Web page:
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      December 5, 2019

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Ling Q Review

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Learn Chinese with Rocket Languages Today! With more than 16% of the world's population who speak Chinese as their first language, it's no wonder that modern education is prioritizing learning Chinese as a foreign language. From immersion-based elementary schools to language learning programs found online, it is estimated that as many as 40 million non-native speakers around the globe are currently studying Chinese.

There are two primary dialects of Chinese: Mandarin, or "Standard Chinese", the official language of China and Taiwan; and Cantonese, the official language in Hong Kong and Macau and influential in the Guangdong Province. While the two are similar, Chinese students may want to focus more on one or the other, depending on their purposes for using the language.

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Chinese Lessons Reviews

3 stars
Ling Q


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Free for 5 lessons/month and 20 LingQs (target words), no Conversations access

$10/month for unlimited lessons and LingQs, 50% discount on Conversations "points"

$39/month for unlimited lessons and LingQs, 3,000 free points/month, 50% discount on additional points

LingQ (pronounced like the word "link") takes readings from actual Chinese print material such as books and newspaper articles, downloading audio lessons to review, and connections with native speaker helpers and tutors as the foundation of its Chinese lessons.

Given the substantial differences between learning Chinese versus languages based on the Roman alphabet (for example, German, Italian, or Spanish), we would have liked to see more specific examples of LingQ's Chinese methodologies. (The site also makes no mention of whether the Chinese taught is Mandarin, Cantonese, or both). Both the sample lessons and the testimonials all refer to learners of other languages, and given the complexities of Chinese characters and the tonal aspects of the spoken language, we found ourselves wondering just how effective LingQ's program is at teaching "meaningful Chinese", as they put it.

We also were less than impressed by the paid nature of LingQ's connections with native speakers. A one-on-one conversation with a native speaker costs $5 for 15 minutes, and a 100-word writing correction costs $5 (and there was no specific explanation as to how Chinese writing would be counted, whether that's in actual Chinese characters or transliteration into the Roman alphabet). With the ease of connecting with native speakers around the world for free, we wonder if the value of those paid interactions would be worth the investment.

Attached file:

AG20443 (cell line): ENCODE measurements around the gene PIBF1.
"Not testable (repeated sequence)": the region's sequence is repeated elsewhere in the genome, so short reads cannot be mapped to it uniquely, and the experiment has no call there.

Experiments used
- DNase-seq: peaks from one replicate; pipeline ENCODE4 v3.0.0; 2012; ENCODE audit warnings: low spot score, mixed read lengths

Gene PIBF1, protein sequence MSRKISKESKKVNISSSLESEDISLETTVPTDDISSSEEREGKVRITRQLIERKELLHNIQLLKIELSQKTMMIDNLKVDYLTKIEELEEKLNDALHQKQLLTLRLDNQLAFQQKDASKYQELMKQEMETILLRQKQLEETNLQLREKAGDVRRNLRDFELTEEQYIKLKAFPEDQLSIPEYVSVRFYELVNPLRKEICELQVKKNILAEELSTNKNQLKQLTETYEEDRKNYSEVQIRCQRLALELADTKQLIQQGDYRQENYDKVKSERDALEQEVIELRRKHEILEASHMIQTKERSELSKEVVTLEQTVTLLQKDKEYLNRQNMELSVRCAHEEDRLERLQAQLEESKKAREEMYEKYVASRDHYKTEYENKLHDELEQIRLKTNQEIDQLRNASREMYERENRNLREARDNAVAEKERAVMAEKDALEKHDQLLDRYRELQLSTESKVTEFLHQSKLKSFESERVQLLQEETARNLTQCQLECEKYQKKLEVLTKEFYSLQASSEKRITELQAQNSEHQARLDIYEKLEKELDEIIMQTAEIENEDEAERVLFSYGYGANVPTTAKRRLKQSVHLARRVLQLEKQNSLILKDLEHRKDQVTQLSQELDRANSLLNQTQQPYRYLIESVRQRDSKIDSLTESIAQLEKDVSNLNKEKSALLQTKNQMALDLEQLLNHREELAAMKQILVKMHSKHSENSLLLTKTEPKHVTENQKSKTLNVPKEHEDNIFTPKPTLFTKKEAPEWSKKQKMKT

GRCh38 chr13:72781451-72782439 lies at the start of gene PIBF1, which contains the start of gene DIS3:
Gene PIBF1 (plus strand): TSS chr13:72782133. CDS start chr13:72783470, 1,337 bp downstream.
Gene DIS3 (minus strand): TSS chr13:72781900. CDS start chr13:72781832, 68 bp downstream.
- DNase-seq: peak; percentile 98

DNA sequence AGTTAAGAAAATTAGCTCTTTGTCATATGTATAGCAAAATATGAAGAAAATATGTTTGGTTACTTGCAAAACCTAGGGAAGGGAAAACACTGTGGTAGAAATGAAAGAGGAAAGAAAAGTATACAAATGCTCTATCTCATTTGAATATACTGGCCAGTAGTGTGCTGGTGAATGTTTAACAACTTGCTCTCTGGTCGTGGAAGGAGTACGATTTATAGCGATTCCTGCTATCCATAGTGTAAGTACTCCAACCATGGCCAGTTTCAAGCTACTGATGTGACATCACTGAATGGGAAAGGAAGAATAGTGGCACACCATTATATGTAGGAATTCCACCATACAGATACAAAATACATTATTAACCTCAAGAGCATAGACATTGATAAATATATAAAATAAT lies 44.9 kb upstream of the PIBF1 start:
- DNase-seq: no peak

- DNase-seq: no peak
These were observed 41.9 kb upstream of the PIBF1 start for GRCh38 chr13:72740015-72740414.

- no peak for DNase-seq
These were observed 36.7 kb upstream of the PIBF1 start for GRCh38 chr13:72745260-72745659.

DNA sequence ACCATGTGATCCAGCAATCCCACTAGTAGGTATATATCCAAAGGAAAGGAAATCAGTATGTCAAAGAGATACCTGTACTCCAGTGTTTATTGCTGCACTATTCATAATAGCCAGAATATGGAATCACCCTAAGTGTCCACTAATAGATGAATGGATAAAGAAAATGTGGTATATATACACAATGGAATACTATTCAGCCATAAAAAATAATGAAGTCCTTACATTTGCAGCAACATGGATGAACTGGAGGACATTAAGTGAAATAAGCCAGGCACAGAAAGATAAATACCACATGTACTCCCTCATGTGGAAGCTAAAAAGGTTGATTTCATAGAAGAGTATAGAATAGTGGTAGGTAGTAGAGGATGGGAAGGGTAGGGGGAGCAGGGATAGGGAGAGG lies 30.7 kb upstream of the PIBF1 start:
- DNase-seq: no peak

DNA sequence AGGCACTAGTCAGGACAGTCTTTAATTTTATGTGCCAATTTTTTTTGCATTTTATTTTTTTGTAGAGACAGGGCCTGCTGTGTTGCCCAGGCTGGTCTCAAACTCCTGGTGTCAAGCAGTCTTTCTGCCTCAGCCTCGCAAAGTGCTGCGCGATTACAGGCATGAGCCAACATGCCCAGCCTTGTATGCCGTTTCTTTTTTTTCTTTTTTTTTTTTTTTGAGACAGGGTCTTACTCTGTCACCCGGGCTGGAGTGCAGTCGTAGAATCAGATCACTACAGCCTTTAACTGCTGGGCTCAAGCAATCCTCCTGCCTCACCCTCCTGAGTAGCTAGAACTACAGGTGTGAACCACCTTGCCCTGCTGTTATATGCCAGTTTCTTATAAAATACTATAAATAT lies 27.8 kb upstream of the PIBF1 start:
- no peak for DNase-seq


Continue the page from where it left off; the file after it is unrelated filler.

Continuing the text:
With so little detailed information specific to LingQ's Chinese lessons (compared with other languages they offer), we strongly recommend that prospective students sign up for their free trial before committing to a membership.

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From beginners learning the intonation of a simple ni hao to those looking to fine-tune their knowledge of Chinese characters and pronunciation, students have many programs from which to choose to help them better grasp the intricacies of the Chinese language. When deciding which Chinese lessons will be the best option, we recommend getting a feel for each program's methods.

The most well-rounded Chinese lessons use strategies to reach different learners - visual, auditory, and so on - through flashcards, pronunciation practice using a microphone to compare the student's speech to that of a native speaker, games, and other online resources.

On the other hand, some Chinese programs focus on a single approach to teaching the language (for example, worksheets or audio lessons) that may or may not be the best way for a particular student to learn.

When choosing a program for Chinese lessons, there are several things to consider. These include:

  • Instructional Methods. Does the format of the lessons match well with your learning style? If a free sample or trial is available, how did you feel after giving it a try?
  • Skill Level. Does the program have an option for your level, whether that is beginning, intermediate, or advanced? Can you move from one level to the next for what you purchase, or do you have to buy more levels later?
  • Value. Is the program effective? Is it worth the money necessary to purchase the program?
  • Mandarin or Cantonese. While the majority of Chinese learners and thus teaching programs focus on Mandarin, you might prefer a Cantonese program if your primary use of the language will be in Hong Kong or with speakers from that area. has reviewed and ranked the best Chinese Lessons available today. We hope these reviews help you learn the most common language around the globe quickly and easily!

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